Slicky, nasty trails are all part of the fun for the Saucony Peregrine 12 ST Trail Running shoes. With deep, sticky lugs and a snug, stable fit, the Peregrine excels where others slide. My review:
The Peregrine 12 ST is a lightweight trail runner designed with large, well spaced lugs for huge amounts of traction in wet and sloppy conditions. The shoes are built entirely from synthetic materials, from the soft, grippy sole to the colorful, mud shedding upper. This particular version includes a lace free design, opting instead for a quick adjustable slider with a clever pocket for tucking away the excess string. The shoe is gaiter compatible thanks to the small clip near the toes. The shoes weigh about 12 ounces, retail for $140, and is available in men’s, women’s and laced and lace-less (ST) versions.
What I liked
The Peregrine 12 is by far the grippiest trail running shoe I’ve tested. The lugs on the bottom of the shoe are large, indented triangle shapes that are designed with a distinct directionality to them. Basically, they provide maximum tracking when accelerating forward and when being pushed horizontally due to their shape. The sharp, angular walls are angled back and dig deep into mud, silt and small gravel or rocks, while small knobs and grooves provide better traction on fine surfaces. This is further improved by the choice of a very soft, conforming synthetic rubber. While running I could actually feel the lugs shifting and wrapping around harder objects like rocks and stumps, while they flattened out just a bit to stick against flat, smooth surfaces. Mud and grass which typically causes me some slipping, especially when I push out from my toes, posed very little challenge in general with these. Dry traction is also good as would be expected, with roots and rocks sticking well to the supple sole compound. Stopping power is also good, but not as impressive as taking off from the line or pushing around turns. Due to the highly directional lugs on the front, you do lose a little bit of stopping power on the toes. The lugs on the heel however are reversed to help compensate for this, and it works out quite well in most situations. As long as you’re not trying to stop with your toes down on slick material, they perform well here. So be mindful on steep declines to utilize the heel.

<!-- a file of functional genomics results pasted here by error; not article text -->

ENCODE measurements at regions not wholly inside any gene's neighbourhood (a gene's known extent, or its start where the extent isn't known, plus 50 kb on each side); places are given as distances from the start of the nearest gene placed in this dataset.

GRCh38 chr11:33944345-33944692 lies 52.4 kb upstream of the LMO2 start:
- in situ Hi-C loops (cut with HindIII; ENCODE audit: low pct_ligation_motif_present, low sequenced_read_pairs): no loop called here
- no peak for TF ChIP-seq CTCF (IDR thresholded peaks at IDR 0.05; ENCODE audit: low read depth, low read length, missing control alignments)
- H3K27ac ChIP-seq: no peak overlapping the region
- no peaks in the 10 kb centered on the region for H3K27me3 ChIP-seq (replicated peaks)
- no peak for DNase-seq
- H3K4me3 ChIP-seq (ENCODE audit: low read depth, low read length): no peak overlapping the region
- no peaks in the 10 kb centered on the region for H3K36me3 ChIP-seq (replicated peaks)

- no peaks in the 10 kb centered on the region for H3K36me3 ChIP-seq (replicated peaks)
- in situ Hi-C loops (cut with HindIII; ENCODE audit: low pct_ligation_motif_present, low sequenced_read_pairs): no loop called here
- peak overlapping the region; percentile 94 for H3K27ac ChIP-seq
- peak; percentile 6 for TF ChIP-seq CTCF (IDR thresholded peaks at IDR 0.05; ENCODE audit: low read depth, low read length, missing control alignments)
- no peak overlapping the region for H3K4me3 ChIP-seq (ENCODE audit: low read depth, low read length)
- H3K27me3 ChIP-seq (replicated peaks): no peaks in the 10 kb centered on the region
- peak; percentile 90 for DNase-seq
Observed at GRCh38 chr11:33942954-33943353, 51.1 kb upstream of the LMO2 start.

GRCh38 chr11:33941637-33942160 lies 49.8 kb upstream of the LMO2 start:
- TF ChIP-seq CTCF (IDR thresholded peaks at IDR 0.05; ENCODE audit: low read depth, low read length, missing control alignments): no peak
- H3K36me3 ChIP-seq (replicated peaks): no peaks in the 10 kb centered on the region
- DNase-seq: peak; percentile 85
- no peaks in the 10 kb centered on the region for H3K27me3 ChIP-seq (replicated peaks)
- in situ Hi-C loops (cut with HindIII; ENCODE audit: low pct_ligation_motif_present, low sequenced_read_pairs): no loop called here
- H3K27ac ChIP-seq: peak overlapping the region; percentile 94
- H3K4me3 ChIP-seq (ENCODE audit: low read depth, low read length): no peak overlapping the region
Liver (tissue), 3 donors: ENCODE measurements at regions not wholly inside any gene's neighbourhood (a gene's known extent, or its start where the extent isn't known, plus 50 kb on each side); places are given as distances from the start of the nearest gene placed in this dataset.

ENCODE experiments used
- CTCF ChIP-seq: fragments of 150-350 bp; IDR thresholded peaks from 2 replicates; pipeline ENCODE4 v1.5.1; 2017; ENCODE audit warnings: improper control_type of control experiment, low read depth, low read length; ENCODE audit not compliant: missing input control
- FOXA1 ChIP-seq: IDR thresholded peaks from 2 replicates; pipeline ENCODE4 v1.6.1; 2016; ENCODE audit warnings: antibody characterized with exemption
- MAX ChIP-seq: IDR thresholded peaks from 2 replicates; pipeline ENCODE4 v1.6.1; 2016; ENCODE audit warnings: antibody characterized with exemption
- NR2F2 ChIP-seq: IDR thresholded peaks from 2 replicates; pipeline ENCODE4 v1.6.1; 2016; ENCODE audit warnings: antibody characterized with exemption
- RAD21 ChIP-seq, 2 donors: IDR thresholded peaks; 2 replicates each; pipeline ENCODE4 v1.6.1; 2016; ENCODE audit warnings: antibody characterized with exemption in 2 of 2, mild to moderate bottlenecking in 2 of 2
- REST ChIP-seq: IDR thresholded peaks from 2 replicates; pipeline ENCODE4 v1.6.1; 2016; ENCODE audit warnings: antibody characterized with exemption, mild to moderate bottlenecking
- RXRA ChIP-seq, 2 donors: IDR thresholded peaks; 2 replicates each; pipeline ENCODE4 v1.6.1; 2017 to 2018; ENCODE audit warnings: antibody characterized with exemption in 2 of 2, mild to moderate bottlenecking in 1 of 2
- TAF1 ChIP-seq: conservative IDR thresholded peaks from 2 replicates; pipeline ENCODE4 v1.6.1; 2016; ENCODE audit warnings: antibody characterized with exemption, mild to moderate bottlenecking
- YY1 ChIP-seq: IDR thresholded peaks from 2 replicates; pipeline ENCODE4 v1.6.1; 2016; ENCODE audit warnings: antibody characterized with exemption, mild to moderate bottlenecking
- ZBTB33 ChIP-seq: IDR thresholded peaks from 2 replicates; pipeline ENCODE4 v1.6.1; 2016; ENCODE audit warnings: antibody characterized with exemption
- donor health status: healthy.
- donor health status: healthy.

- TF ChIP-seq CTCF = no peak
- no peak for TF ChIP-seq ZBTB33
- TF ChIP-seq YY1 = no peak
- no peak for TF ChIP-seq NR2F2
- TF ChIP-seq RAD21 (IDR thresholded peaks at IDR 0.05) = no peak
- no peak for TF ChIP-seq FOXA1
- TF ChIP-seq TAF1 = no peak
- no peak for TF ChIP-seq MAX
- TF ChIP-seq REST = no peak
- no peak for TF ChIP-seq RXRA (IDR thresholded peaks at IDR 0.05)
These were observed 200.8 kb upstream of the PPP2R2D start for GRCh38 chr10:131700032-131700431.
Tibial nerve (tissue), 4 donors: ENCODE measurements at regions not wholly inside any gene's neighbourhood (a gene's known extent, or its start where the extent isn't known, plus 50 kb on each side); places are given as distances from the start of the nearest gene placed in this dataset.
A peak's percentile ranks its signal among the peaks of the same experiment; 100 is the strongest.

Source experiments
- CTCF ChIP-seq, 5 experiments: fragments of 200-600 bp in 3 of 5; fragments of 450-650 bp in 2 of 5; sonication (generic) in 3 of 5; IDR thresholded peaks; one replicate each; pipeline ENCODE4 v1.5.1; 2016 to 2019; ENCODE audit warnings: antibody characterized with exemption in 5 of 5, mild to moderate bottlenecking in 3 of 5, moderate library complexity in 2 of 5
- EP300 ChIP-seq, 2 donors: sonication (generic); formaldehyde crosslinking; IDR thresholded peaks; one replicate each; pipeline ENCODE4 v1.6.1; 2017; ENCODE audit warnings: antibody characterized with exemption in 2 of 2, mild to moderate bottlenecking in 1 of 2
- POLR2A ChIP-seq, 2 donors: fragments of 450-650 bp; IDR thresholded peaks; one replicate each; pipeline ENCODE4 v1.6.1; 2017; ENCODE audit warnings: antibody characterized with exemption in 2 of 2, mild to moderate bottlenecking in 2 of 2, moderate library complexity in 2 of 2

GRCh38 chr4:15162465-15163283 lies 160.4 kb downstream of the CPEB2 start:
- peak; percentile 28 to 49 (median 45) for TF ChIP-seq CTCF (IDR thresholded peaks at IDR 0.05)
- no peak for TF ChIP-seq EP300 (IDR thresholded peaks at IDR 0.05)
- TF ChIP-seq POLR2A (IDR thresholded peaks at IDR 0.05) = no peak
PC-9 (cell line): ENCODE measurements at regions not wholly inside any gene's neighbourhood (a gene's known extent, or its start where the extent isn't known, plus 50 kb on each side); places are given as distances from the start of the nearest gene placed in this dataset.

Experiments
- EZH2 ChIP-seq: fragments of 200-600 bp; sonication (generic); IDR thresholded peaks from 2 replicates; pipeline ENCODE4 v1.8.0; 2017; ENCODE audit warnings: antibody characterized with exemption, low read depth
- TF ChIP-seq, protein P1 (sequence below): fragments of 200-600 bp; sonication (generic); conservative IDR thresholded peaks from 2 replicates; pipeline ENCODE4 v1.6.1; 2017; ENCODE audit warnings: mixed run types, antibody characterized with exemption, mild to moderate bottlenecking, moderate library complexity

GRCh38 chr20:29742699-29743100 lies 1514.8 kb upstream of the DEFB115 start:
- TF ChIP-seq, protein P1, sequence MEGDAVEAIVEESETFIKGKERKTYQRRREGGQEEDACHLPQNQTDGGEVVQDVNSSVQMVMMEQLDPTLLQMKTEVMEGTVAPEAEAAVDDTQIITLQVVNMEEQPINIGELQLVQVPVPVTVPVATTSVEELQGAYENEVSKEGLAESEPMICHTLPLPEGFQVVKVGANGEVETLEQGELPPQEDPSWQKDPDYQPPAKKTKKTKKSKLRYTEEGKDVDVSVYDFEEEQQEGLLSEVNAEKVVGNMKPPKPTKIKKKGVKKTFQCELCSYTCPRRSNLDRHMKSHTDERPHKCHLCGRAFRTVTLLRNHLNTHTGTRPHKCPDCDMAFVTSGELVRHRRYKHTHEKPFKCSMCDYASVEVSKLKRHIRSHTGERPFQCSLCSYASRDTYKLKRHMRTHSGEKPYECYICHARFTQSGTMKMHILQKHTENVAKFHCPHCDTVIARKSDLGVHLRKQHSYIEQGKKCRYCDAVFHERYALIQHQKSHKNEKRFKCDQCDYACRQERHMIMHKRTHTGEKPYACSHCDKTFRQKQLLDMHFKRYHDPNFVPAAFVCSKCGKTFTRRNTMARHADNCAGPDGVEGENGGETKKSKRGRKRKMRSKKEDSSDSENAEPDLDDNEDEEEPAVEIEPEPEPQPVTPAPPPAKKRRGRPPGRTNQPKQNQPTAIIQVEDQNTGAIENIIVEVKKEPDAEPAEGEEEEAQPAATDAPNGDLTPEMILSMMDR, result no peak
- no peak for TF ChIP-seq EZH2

Overall stability of the Peregrine 12 is also fantastic. The lacing system allows them to provide a consistent, even pressure across the entire top of the foot, providing excellent internal slip resistance which makes the shoes feel more like perfectly fitting gloves than a shoe. For me at least, I never once felt like the shoe was moving around on my foot, so I could confidently rely on them when pivoting and pressing outwards against the lugs around turns and when scurrying across rocks. The heel of the shoe has just enough of a cup and scoop to lock the foot in place, without causing friction or pressure on the bones. Rocking side to side, the shoes barely move at all, which helps prevent ankle injuries, despite not having a high top, ankle supporting design. My confidence in these, for these reasons, was always exceptionally high even on my faster sections.